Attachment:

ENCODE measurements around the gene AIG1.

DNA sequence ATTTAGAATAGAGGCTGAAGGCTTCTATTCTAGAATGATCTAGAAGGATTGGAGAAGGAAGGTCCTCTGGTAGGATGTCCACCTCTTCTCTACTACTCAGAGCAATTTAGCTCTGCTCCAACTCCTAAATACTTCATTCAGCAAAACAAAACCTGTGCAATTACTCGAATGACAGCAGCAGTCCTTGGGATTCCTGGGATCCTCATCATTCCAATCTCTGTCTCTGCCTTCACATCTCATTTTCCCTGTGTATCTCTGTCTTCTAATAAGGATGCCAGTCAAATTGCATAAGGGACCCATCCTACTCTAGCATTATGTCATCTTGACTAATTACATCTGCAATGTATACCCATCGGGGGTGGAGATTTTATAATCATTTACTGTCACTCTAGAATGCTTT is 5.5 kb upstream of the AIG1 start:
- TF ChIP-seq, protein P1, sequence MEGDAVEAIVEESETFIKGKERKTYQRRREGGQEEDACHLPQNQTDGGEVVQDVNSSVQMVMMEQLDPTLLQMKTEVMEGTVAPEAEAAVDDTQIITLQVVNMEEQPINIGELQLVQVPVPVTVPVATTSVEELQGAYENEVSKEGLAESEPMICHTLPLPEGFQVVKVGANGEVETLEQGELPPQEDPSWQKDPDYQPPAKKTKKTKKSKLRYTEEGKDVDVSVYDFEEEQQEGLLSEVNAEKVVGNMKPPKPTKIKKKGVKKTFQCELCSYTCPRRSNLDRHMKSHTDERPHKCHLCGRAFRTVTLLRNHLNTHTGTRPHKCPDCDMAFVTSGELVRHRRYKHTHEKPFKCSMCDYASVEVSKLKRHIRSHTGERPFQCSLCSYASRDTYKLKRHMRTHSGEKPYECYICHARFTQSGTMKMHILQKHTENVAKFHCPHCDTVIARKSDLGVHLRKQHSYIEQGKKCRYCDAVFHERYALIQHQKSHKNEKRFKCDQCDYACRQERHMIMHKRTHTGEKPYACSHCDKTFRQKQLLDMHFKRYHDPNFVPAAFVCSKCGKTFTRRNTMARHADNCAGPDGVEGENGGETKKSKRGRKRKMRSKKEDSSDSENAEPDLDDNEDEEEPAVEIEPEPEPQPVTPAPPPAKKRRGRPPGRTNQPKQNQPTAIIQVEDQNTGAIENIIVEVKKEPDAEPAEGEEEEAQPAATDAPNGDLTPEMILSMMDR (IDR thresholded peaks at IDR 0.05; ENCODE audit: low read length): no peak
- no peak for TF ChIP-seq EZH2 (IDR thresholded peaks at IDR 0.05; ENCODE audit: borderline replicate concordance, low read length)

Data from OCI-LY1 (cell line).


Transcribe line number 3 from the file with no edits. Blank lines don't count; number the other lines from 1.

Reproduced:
- TF ChIP-seq, protein P1, sequence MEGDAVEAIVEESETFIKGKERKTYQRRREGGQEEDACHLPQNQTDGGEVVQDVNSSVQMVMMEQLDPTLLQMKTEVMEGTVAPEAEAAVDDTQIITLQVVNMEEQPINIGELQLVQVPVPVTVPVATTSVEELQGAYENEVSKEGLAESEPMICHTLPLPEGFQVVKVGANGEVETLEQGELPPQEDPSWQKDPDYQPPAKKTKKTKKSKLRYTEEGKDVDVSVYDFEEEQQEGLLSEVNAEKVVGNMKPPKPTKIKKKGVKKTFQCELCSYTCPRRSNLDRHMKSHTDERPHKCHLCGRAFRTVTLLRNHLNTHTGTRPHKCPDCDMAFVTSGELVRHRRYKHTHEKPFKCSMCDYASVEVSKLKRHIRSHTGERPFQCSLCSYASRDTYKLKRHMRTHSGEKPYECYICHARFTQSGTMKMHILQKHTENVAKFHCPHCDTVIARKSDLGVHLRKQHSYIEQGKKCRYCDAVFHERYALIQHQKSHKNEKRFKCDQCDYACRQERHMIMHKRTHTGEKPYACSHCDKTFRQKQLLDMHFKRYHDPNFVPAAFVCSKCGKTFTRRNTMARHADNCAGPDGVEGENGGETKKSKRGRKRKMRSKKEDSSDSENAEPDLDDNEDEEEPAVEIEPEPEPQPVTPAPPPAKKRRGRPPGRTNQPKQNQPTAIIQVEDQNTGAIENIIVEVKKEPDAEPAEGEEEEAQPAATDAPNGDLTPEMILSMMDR (IDR thresholded peaks at IDR 0.05; ENCODE audit: low read length): no peak